“I wanted to emphasize heritage in a particular way while making it appear contemporary. So, I try to incorporate some of its components, like embroidery, drawing, or engravings, into a brand-new, modern design,” explained Mohammed Saud.

Tailored to perfection, Saud’s designs represent the threads that connect style, heritage, tradition and comfort. Industry leaders like Saud remind us of the innate ability that fashion has. To bring us together, regardless of race, gender or heritage. It allows us to delve deeper, learn more about others and ourselves while celebrating what makes us unique. It’s an impressive collection of streetwear made with an abundance of love and care, further supporting the idea that streetwear isn’t going anywhere anytime soon.

Streetwear: The Powerhouse Exposed At Fashion Weeks

Picking gems from the past, present and future have made the menswear world come alive.  Louis Vuitton it was Billionaire Boys Club meets a more traditional form of tailored luxury. On January 16, from the mind of Pharrell Williams, the Louis Vuitton Fall Winter 24/25 Menswear Collection fused a striking western flare with a mix of refined, tailored shapes and a more relaxed streetwear feel. The result? A collection that captures your attention from start to finish. The show overall was a complete narrative joined by each individual piece. 

It was Day two of LFW and the streets were filled with stylistic fusions. Frilly, extravagant dresses toned down by more casual elements of streetwear, striking coats that deliver strong , defined silhouettes, oversized accessories with tailored shapes juxtaposed by smaller accessories paired with oversized garments. It’s one thing to witness creativity and style blending down the runway, but seeing these unique, bold pairings on the streets of Paris and New York is truly wondrous. It’s as if, influenced by the pandemic, we’ve reached a halfway point between the comfort of casual wear and the elevated look of more traditional, refined attire.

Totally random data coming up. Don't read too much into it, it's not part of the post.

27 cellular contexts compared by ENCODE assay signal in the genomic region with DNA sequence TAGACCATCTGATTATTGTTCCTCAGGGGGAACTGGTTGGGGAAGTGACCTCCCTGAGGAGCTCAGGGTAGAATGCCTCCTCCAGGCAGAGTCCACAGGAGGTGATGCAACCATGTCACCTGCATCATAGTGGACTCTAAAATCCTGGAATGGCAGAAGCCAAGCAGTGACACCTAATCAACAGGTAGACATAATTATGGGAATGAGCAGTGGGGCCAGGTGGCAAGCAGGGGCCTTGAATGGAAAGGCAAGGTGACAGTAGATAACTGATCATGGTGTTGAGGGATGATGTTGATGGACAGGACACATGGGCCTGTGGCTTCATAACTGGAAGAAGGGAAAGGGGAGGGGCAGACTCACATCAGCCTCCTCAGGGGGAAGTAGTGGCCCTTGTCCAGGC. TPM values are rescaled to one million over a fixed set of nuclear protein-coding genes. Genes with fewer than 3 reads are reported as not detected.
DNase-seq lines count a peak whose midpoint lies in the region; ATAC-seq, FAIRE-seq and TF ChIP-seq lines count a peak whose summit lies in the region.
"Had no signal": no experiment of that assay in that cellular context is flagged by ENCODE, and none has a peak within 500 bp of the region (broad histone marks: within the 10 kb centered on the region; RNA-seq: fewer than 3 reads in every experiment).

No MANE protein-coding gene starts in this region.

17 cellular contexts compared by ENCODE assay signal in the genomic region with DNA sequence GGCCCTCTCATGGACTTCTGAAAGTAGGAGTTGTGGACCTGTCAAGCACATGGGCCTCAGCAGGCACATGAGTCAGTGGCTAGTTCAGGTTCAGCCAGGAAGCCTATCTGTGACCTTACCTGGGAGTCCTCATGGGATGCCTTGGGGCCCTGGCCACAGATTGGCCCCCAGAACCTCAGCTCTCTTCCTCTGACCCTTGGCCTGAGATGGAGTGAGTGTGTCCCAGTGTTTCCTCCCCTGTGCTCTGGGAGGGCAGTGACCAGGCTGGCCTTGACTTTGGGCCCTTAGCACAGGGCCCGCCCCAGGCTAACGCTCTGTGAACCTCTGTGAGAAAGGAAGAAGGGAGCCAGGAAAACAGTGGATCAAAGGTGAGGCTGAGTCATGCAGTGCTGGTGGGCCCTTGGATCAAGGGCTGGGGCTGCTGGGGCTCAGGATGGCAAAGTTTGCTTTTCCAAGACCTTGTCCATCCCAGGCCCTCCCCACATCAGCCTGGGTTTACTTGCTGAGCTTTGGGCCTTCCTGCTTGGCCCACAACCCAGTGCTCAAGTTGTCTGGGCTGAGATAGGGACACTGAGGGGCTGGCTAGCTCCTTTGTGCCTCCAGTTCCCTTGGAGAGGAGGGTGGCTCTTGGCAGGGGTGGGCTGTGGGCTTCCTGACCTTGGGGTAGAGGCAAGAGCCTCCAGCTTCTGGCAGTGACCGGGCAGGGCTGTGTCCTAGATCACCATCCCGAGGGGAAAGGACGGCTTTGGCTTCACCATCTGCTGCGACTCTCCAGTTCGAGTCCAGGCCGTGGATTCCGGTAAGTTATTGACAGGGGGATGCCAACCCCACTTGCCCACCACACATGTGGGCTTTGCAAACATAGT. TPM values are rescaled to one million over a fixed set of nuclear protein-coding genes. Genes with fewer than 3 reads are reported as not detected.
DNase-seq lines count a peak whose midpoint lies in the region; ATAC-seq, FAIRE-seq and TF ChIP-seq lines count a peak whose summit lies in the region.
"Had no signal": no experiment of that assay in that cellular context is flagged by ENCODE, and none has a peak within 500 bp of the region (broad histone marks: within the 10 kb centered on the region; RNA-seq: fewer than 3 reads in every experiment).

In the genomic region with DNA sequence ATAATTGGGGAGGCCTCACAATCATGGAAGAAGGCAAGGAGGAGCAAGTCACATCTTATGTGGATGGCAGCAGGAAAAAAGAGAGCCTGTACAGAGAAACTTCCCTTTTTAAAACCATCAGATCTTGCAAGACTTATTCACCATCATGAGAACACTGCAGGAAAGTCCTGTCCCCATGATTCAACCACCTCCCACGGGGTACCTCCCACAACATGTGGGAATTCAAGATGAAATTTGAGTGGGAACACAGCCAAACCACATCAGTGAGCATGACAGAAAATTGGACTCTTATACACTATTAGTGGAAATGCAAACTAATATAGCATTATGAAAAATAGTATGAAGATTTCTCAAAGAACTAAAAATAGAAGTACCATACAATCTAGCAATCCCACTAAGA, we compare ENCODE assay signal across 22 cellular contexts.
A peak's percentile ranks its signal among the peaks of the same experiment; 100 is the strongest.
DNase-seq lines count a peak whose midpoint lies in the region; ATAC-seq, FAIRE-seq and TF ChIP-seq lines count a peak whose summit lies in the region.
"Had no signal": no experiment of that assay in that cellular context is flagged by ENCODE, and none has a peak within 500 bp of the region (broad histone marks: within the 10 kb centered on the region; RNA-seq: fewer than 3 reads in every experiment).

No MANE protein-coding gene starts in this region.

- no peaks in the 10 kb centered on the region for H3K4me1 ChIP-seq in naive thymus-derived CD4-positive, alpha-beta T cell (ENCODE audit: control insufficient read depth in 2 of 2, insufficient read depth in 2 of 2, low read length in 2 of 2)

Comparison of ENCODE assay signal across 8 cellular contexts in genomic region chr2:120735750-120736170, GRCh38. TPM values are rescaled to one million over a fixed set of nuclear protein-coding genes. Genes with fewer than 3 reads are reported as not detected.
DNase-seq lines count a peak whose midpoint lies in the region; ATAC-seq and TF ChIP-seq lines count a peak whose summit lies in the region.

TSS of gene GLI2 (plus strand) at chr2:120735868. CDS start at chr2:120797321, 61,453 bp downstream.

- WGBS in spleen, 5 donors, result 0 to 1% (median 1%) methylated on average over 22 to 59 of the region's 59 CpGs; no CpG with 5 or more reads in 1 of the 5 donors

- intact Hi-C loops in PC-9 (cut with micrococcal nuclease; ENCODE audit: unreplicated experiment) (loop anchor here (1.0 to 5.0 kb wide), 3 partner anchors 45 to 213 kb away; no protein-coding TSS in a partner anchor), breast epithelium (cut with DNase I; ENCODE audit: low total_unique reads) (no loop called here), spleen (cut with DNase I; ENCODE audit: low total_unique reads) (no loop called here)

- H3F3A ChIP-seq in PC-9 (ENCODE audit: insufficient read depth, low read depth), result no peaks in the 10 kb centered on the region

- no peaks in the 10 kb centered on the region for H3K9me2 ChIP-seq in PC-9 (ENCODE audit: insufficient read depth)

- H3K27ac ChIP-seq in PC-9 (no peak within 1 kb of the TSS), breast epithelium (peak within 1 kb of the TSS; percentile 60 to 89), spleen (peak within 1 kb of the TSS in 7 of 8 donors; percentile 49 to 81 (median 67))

Lea Nyland is an emerging designer gaining recognition for her innate ability to weave the elegance and mystique and comfort of modern femininity with sharper, more traditionally masculine shapes with a masterful fluidity. Presented at LFW this year was the Nyland Studios  “SYMBIOTIC” collection. With sustainability in mind, Lea Nyland makes use of dead stock fabrics in order to minimize wastage as well as using digital prints. With a mission to help women stand in their power through use of combining streetwear and sharp tailoring, her AW24 Collection exudes accessibility, comfort and abstract style with elegance and attitude. Indeed a designer to watch in 2024! 

The New Wave 

From an analysis of the trends and collections that have kicked off 2024, it’s evident that sharp tailoring is at the forefront of the next chapter in fashion, closely followed by and partnered with the familiar and untethered nature of streetwear. The result? A new wave of luxury and personal style that’s set to take the world by storm. What is your take on this unexpected intersection of streetstyle and sharp tailoring, and is it a medley you will partake in?


Written by Ashley Jade Callahan from GLITCH Magazine


Want to work with us?